The ride on US 64 is worth getting out of the house: Cullasaja , Bridal Veil, and Toxaway Falls and LakeToxaway are all visible from the road. If you saw “Last of the Mohicans,” then you have already seen some of waterfalls and trails here. HookerFalls is just a ¼ mile level hike from the parking lot on a gravel path. Bring your bicycle and a picnic lunch for this day in a hemlock forest. From the overlook you can hike a short distance down to the base of the cascade which stretches across the river like a miniature Niagara Falls. There is a small sandy area to lay out a picnic blanket or set up a tripod. HookerFalls faces northwest, so you may get the best picture late in the afternoon.
Triple Falls is a ½ mile steeper hike on a sometimes muddy path from the same parking lot as Hooker Falls. Good walking shoes are needed for the slippery places where a trickle of water runs down the trail. The forest on the right has some twisted tree roots growing out of broken rocks that resemble an ancient stone wall. A small waterfall is on the left about the midpoint of the trail. It has some interesting rocks to include in your photo, especially if you walk around and try different angles. The best light probably starts around noon for both of these falls because of the tall trees on each side. The white water may cause the rest of the picture to be under-exposed. One solution is to keep the brightest part to one side of the composition instead of in the middle. The overlook for Triple Falls is a perfect location – no trees in the way and the river makes a nice “s” shape across the picture from here. There is a rail to use as a camera prop if you don’t have a tripod. All it needs is a bench, but there are stone steps nearby for the weary.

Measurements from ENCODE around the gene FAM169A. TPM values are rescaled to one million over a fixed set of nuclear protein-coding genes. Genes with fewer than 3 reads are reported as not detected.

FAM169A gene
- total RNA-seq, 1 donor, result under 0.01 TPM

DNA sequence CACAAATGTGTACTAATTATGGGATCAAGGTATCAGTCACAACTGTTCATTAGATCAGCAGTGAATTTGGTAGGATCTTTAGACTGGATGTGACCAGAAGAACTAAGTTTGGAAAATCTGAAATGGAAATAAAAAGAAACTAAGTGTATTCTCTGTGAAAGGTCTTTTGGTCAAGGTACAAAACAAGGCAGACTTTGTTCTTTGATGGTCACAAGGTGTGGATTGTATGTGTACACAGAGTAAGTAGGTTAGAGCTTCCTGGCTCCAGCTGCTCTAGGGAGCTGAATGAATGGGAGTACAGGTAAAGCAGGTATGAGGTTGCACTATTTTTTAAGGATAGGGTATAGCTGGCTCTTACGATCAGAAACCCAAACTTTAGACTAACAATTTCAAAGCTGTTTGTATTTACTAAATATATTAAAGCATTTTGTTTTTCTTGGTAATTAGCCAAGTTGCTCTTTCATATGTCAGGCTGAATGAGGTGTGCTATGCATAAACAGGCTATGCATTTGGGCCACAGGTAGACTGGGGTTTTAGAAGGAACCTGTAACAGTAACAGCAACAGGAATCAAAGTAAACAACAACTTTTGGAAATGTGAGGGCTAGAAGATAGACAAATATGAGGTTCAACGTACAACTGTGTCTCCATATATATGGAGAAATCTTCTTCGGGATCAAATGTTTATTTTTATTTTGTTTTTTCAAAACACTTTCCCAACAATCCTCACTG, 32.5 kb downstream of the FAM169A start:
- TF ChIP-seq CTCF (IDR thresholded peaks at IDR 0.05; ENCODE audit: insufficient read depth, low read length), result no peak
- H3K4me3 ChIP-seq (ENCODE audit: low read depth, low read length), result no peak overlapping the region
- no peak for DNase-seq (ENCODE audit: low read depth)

Dupont State Forest has an interesting history. The first 7600 acres was purchased in 1996 and 1997 when DuPont sold its industrial operation and land holdings. The 2200 center tract containing High Falls, Triple falls, and Bridal Veil Falls was owned by Sterling Diagnostic, who put it up for sale in 1999. The Conservation Fund represented the State of North Carolinain the bid process for this private sale. A real estate developer won the bid in July 1999. Many allegations were raised about the bidding process, and former Attorney General Mike Easley suggested that the state should step in if necessary to protect the forest. In October of 2000, Governor Hunt and the Council of State voted to invoke eminent domain and paid the developer 12.5 million for the tract. Anyone visiting these falls will tell you that our tax dollars were well spent! There are over 90 miles of hiking trails and more being added.